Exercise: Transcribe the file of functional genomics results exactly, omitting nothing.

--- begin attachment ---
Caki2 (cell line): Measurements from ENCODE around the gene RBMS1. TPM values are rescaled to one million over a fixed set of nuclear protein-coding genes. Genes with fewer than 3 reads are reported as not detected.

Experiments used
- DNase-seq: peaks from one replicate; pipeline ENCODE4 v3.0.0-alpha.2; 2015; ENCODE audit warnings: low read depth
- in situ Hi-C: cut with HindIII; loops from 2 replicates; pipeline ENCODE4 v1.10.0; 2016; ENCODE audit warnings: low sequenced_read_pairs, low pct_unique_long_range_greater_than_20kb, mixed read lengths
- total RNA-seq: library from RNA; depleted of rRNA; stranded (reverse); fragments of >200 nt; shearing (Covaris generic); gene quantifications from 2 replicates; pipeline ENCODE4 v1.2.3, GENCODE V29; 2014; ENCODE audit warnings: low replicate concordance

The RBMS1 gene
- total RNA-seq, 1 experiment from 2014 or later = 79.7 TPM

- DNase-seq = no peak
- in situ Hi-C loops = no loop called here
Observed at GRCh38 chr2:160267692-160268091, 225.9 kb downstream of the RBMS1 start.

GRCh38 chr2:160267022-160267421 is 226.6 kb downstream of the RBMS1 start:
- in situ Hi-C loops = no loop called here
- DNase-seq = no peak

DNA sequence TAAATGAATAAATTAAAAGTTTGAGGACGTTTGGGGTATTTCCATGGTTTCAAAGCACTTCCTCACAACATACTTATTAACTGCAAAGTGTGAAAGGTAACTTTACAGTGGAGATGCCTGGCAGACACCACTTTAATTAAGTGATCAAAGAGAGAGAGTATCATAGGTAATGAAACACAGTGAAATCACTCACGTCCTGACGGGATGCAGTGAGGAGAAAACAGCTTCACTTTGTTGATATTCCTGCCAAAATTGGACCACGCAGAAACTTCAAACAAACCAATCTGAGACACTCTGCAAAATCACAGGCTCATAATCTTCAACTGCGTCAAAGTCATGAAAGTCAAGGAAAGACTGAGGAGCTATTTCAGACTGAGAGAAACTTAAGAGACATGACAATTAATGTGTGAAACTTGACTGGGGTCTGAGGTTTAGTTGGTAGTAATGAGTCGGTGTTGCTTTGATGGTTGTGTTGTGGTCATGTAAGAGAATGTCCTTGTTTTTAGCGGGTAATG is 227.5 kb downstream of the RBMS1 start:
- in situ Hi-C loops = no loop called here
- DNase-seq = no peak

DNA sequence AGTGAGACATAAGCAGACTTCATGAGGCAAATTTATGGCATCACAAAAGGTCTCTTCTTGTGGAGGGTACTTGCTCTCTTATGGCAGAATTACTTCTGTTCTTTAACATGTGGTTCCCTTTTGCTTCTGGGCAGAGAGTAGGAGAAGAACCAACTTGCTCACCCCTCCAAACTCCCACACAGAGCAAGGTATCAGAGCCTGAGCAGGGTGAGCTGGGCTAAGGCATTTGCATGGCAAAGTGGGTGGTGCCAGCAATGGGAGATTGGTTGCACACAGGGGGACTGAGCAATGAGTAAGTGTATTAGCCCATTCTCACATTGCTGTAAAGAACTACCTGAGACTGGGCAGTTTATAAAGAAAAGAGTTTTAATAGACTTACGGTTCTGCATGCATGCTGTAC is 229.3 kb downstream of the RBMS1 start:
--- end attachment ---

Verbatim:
Caki2 (cell line): Measurements from ENCODE around the gene RBMS1. TPM values are rescaled to one million over a fixed set of nuclear protein-coding genes. Genes with fewer than 3 reads are reported as not detected.

Experiments used
- DNase-seq: peaks from one replicate; pipeline ENCODE4 v3.0.0-alpha.2; 2015; ENCODE audit warnings: low read depth
- in situ Hi-C: cut with HindIII; loops from 2 replicates; pipeline ENCODE4 v1.10.0; 2016; ENCODE audit warnings: low sequenced_read_pairs, low pct_unique_long_range_greater_than_20kb, mixed read lengths
- total RNA-seq: library from RNA; depleted of rRNA; stranded (reverse); fragments of >200 nt; shearing (Covaris generic); gene quantifications from 2 replicates; pipeline ENCODE4 v1.2.3, GENCODE V29; 2014; ENCODE audit warnings: low replicate concordance

The RBMS1 gene
- total RNA-seq, 1 experiment from 2014 or later = 79.7 TPM

- DNase-seq = no peak
- in situ Hi-C loops = no loop called here
Observed at GRCh38 chr2:160267692-160268091, 225.9 kb downstream of the RBMS1 start.

GRCh38 chr2:160267022-160267421 is 226.6 kb downstream of the RBMS1 start:
- in situ Hi-C loops = no loop called here
- DNase-seq = no peak

DNA sequence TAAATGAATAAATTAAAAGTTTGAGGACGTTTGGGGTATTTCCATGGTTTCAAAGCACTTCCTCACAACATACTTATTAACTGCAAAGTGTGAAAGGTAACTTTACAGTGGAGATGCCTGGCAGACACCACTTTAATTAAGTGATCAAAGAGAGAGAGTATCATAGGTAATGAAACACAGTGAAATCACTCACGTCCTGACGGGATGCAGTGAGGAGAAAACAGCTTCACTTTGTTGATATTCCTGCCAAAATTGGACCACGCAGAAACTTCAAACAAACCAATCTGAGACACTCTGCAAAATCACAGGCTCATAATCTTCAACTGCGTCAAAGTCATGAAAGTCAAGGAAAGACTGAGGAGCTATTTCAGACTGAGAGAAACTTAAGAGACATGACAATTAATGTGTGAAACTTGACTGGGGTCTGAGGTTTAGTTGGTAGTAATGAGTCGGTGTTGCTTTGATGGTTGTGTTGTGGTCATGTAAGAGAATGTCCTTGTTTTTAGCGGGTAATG is 227.5 kb downstream of the RBMS1 start:
- in situ Hi-C loops = no loop called here
- DNase-seq = no peak

DNA sequence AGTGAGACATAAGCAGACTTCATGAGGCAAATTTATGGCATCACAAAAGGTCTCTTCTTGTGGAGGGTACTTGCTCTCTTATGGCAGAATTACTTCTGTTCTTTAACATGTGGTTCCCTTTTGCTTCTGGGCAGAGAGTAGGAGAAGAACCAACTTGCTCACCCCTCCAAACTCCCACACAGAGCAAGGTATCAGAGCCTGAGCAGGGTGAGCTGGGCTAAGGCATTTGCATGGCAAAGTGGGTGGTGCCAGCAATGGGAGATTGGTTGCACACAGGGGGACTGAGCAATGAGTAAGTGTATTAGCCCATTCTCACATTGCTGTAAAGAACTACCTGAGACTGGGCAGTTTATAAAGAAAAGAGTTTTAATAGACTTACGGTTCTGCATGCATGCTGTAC is 229.3 kb downstream of the RBMS1 start: